And he wasn’t done there. Perhaps warming up for the next MWC, Nokia decided to bestow three press releases on us in close succession. The last announcement concerned a few tweaks to its Intelligent Access domestic broadband portfolio, which includes the router stuff mentioned earlier.
“The technologies, nodes, traffic and services needed to support today’s ultra-broadband requirements are adding significant complexity to the network and those who can master this complexity the fastest will come out ahead,” said Guillén. “Nokia is providing operators with a smarter approach to fixed access that combines the intelligent application of technology with the intelligence of the network to help make broadband networks faster, better and smarter.”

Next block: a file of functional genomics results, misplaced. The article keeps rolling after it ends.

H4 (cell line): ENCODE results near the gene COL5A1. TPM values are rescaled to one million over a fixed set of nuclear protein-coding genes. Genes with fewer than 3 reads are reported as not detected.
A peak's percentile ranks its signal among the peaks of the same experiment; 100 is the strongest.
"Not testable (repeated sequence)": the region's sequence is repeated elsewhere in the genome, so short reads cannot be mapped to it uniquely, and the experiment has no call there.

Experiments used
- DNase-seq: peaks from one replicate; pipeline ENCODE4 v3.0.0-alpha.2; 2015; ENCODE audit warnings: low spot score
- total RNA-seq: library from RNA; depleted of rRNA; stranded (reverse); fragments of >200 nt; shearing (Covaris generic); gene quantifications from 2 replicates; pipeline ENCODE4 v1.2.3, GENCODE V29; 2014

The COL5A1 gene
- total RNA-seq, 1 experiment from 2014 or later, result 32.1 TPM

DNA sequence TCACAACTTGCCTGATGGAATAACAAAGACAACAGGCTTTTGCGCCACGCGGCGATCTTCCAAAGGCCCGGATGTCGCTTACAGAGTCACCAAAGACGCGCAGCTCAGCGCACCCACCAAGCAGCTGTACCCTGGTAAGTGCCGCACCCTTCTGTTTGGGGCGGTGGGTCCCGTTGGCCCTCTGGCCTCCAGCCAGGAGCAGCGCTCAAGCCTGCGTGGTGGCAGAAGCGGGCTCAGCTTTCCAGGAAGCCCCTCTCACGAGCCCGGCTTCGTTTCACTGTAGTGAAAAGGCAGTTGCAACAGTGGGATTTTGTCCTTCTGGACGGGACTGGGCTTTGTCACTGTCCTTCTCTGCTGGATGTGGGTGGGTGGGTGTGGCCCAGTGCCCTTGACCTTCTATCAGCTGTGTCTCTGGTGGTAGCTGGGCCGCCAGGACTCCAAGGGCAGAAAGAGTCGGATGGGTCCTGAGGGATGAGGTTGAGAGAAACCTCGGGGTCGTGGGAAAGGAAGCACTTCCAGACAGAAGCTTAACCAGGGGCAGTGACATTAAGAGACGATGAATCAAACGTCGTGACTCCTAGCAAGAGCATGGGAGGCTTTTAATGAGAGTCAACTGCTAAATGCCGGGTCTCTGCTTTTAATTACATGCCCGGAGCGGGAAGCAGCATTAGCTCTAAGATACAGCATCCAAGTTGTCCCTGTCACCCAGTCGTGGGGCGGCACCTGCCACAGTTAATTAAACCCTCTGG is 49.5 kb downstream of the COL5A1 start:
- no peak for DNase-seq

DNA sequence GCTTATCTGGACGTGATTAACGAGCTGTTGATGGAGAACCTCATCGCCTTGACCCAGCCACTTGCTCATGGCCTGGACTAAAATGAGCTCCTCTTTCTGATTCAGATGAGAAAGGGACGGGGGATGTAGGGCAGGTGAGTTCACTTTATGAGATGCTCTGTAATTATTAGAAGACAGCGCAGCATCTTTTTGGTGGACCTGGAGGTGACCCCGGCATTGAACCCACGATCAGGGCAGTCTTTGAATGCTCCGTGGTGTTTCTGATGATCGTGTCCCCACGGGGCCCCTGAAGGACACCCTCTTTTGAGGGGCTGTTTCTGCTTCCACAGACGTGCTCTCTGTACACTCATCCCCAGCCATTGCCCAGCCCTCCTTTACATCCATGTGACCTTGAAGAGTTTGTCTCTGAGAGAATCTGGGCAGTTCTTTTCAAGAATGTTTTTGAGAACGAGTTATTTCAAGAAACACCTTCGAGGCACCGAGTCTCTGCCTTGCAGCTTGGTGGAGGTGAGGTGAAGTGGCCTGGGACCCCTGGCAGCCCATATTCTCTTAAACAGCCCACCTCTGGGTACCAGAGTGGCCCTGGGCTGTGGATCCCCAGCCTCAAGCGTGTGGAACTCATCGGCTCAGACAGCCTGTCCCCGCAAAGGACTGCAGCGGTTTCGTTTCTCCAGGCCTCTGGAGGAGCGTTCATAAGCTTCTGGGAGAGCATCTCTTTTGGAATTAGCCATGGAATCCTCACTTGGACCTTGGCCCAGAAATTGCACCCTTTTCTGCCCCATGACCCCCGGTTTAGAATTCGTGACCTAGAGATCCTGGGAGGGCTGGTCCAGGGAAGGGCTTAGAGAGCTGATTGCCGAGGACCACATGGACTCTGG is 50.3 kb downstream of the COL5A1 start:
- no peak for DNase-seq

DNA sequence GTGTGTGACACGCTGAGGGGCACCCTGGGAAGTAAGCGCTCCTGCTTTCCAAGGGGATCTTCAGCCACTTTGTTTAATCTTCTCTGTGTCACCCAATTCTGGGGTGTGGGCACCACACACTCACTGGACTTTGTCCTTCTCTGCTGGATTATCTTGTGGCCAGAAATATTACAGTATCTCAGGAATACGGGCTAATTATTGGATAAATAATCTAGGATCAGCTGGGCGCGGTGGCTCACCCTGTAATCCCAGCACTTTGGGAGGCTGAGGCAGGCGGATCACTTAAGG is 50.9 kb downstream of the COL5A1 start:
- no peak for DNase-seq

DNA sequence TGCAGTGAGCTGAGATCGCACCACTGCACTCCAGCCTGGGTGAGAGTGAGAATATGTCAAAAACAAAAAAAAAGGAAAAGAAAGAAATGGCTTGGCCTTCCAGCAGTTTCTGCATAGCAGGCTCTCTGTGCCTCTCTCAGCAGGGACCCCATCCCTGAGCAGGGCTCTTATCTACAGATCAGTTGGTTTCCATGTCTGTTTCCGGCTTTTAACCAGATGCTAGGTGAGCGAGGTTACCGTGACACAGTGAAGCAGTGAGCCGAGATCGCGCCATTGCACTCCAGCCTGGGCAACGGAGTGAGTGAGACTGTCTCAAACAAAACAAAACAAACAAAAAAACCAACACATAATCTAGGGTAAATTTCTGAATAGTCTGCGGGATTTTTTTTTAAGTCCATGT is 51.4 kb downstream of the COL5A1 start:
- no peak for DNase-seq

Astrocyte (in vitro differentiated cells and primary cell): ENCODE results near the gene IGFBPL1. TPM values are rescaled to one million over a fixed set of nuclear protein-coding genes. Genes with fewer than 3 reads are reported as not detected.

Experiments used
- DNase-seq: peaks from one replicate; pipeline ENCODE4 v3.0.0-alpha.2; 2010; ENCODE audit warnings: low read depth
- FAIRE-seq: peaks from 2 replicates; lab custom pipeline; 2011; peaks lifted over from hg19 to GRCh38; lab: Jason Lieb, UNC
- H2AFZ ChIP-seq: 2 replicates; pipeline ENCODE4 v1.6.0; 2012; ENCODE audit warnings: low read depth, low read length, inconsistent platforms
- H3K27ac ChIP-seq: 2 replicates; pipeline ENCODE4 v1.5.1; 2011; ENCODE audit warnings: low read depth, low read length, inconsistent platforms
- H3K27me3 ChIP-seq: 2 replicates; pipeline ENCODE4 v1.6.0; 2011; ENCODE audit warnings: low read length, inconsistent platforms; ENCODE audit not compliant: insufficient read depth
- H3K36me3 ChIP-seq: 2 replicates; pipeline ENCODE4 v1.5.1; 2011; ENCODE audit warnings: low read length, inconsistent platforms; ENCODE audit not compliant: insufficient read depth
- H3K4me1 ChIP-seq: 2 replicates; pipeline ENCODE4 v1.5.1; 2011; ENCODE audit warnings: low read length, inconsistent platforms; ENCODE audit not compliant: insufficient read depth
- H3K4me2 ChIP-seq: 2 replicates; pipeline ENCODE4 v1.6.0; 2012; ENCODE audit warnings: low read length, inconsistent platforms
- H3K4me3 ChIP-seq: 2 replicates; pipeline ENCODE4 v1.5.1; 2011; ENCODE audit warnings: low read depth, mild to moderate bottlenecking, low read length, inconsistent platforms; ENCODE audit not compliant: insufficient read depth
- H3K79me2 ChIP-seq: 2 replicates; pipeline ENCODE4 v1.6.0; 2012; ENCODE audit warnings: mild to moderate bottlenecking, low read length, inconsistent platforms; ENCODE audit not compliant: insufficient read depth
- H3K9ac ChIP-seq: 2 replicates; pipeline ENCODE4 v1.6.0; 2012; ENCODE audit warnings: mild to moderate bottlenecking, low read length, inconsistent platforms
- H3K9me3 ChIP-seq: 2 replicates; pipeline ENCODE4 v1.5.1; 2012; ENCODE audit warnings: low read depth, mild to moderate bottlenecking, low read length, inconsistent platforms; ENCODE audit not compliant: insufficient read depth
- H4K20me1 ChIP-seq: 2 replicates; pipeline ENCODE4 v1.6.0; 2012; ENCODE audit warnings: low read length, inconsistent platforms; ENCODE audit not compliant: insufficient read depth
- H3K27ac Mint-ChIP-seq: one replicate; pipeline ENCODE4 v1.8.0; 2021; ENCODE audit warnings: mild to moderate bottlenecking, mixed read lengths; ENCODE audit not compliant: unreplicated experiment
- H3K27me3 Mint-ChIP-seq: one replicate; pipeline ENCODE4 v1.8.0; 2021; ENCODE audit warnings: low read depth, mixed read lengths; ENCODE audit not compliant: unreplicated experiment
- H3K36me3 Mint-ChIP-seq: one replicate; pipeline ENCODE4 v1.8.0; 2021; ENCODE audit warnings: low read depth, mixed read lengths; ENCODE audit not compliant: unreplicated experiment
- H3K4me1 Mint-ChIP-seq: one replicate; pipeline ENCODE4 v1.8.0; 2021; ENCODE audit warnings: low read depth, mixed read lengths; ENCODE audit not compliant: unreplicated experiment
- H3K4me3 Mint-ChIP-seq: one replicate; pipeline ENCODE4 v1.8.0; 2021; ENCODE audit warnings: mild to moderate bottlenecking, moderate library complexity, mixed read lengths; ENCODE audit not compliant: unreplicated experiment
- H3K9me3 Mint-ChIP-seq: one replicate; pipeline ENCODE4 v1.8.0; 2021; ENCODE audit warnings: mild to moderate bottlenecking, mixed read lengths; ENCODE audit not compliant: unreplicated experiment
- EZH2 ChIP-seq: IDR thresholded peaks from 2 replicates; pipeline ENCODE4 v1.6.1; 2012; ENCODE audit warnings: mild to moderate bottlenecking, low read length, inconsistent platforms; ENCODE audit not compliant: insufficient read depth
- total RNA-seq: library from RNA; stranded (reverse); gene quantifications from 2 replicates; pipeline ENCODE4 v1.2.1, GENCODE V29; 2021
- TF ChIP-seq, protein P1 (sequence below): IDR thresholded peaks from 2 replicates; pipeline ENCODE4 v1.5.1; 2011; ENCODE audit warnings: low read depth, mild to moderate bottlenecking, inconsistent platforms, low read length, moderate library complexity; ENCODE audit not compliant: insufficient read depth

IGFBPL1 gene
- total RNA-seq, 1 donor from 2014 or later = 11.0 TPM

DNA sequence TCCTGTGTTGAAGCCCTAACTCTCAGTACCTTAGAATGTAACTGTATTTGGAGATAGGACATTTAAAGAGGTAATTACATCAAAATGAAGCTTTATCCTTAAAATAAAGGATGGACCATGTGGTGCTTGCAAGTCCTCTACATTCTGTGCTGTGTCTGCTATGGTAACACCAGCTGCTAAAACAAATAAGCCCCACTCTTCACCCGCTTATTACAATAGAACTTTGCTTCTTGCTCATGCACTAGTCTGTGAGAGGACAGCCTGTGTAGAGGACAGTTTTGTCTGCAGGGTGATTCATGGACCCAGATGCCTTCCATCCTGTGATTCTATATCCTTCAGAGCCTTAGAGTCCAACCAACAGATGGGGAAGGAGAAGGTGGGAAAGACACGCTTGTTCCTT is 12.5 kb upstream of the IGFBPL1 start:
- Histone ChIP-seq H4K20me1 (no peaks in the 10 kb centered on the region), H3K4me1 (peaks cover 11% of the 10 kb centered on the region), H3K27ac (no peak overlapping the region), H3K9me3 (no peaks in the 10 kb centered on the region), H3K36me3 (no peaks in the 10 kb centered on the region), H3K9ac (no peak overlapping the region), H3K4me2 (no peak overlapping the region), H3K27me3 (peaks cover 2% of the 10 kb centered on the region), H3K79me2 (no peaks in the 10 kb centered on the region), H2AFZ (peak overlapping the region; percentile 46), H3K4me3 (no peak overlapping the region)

At the same time Nokia whacked out a bunch of new videos promoting its Intelligent Access proposition, some of which already have view-counts in the hundreds. Here’s one of them, which for some reason doesn’t feature Guillén. Maybe he was knackered from writing all those quotes.